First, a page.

Coupled Transport Systems
A recent Royal Society research article considers studying different transport modes together as “coupled systems”. The road networks and public transport networks in large cities such as London and New York should be studied as a holistic system that functions together and not in isolation. As an example, the local roads may experience a peak in demand as commuters leave a station and proceed to their destination from the transport “hub”. Similarly the roads will be feeding into a train going towards the city centre in the morning rush hour. The situation is obviously more complex with metro systems, rail systems, bus networks, road transport and other modes all interacting.
Local spatial network differences can make a difference to how wider transport systems perform and interact. Studies have considered many factors in the past such as the network topology, social factors, relationships with the street network, the robustness of the network and even the evolution and the structure of the network. Coupling of networks mean that impacts are spread, sometimes on an international scale.
The research shows that, for example, increasing the speed of urban rail networks may not always beneficial. It could lead to an uneven spatial distributions of accessibility. The precise accessibility will vary according to the city based upon its morphology: London for example would need an optimal transit system speed but this would not apply in New York. The optimal speed can affect global congestion. The research suggests that it is crucial to consider the full, multi-modal, multi-layer network aspects of transport systems in order to understand the behaviour of cities. By understanding this behaviour it would be possible to avoid negative transport side-effects of urban planning decisions. A brief of the research is shown at the Royal Society web site.
This shows that multiple transport modes are being increasingly linked together but the impact varies according to the local geography. Mass transport systems can reduce congestion in city centres but actually increase it elsewhere at the transport stops or terminals. Here the road congestion becomes tied into the rail network. This model has useful implications for transport planning and needs to focus on empirical evidence of how much traffic is using each network and how they are actually linked together: if people walk from stations then there will be little impact compared with all people continuing journeys by driving cars. If modes are changed for other public transport (e.g. buses) then the impacts again will not be as great as a fewer buses accommodate many more people than many cars. Other factors such as the amount of other traffic present also affect the local congestion that can be related to the coupled systems.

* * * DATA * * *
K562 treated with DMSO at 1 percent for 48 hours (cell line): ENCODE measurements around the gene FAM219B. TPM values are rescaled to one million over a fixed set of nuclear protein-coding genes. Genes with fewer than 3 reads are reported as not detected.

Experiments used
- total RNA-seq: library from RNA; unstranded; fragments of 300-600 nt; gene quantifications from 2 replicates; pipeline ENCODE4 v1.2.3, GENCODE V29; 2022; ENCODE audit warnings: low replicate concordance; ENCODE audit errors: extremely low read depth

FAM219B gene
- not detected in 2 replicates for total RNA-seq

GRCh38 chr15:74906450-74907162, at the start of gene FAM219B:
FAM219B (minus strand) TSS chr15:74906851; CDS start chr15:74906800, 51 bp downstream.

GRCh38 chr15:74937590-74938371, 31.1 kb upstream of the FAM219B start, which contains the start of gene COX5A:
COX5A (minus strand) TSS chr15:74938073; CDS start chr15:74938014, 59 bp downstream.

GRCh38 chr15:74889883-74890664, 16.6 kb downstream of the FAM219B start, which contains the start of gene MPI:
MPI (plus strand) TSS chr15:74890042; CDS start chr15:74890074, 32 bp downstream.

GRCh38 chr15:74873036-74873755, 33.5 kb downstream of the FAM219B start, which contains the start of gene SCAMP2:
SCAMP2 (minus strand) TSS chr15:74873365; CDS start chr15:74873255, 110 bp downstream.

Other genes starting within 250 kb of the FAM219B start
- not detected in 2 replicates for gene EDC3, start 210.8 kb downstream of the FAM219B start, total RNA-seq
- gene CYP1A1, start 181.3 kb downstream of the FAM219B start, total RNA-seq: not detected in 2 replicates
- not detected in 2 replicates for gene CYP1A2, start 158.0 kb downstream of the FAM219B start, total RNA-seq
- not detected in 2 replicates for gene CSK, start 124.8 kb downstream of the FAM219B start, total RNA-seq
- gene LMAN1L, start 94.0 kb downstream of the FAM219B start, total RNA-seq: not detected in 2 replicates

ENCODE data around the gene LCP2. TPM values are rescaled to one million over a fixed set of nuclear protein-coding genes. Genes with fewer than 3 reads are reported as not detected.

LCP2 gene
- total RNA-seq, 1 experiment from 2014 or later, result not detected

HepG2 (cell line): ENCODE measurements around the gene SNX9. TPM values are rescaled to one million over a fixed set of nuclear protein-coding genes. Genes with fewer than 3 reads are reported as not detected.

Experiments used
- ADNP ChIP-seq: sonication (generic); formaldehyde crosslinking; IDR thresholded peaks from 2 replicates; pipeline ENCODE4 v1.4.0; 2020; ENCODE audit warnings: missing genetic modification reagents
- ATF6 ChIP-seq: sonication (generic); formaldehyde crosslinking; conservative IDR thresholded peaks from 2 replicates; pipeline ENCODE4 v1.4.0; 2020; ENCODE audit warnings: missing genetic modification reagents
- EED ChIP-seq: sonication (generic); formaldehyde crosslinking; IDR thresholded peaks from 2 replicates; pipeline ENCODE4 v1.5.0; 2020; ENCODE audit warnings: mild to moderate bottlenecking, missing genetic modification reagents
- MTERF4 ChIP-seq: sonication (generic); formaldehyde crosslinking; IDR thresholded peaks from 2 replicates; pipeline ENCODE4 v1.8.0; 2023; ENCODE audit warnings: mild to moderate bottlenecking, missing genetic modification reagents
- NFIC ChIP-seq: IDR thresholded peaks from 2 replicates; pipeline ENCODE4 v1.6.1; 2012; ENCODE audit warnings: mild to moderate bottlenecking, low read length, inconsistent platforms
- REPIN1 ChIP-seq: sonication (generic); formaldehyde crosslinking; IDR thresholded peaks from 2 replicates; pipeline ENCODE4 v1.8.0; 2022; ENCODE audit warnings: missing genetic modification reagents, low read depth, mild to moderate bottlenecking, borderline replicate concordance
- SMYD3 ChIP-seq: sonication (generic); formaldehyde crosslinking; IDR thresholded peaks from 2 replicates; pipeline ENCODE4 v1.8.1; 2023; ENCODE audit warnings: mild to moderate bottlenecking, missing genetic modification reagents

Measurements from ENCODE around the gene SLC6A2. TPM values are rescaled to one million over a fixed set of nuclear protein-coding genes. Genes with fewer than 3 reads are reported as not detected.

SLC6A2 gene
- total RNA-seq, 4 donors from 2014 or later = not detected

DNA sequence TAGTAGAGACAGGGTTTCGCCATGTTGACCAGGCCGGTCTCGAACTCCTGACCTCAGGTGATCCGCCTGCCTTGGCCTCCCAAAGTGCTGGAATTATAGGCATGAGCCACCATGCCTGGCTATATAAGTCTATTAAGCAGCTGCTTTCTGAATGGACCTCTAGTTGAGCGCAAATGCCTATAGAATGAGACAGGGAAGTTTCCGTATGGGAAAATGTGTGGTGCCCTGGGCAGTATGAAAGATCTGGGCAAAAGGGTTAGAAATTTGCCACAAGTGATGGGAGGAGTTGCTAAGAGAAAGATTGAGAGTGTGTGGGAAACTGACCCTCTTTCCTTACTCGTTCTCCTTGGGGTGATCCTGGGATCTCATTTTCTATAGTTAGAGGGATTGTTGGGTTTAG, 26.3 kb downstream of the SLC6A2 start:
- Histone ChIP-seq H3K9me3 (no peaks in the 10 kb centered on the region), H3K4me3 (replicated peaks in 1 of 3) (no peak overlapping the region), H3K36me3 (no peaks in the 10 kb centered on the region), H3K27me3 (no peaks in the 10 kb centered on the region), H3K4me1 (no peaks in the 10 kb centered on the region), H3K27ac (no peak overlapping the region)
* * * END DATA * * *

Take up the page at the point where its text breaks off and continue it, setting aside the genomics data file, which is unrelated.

This study highlights the power of geography and the advantages of considering impacts at a much more holistic level than narrower studies that focus on just single networks.
Anthropocene: the time has come?
Sometime in 2016 the case for a new geological epoch will, or will not, be made: the Anthropocene. In 2000 Paul Crutzen and Eugene Stoermer came up with the phrase to highlight the current human impact on the geological condition and processes. Human activities are impacting several areas such as:
- changes in sedimentation
- changes in sediment transport
- increases in erosion
- altering the chemical composition of the atmosphere
- alterations to the chemical composition of the oceans
- changes in chemical composition of the soils
- significant anthropogenic change in the element cycles (i.e. carbon, nitrogen, phosphorus and metal cycles)
The perturbations to processes are viewed through global warming (or Anthropogenic Climate Disruption), ocean acidification, spreading of ocean “dead zones”. There are also biospheric changes on the land and sea with habit loss, predation, species invasions as well as chemical changes.
The Quaternary working group is considering the adoption of the geological epoch the Anthropocene. It is a potential geological epoch at the same level as the Pleistocene and Holocene epochs within the Quaternary Period. It might be considered at a lower (Age) hierarchical level which would be a subdivision of the on-going Holocene epoch. Full details can be found on the Working Group on the Anthropocene web site.
There are still debates around when the epoch begun: was it the 1950’s with a “Great Acceleration” of population, industry, nuclear testing and impact on the natural world? Was it, perhaps, much earlier around the start of the industrial revolution as early as 1620? There have been debates on when the epoch begun, but the evidence is in the stratigraphy. Atmospheric carbon dioxide levels are at their highest for 800, 000 or possibly 1,000,000 years. Lewis and Maslin debated the start date in their 2015 Nature paper.
Human actions have released 555 petagrams (Pg) of carbon since 1750. 1 petagram is 10 to the power 15 grams or 1 billion metric tons. The total is therefore around 555 billion metric tons being emitted to the atmosphere. It looks likely that the impact of humans is, finally, now to be recognised with the new geological epoch: the Anthropocene.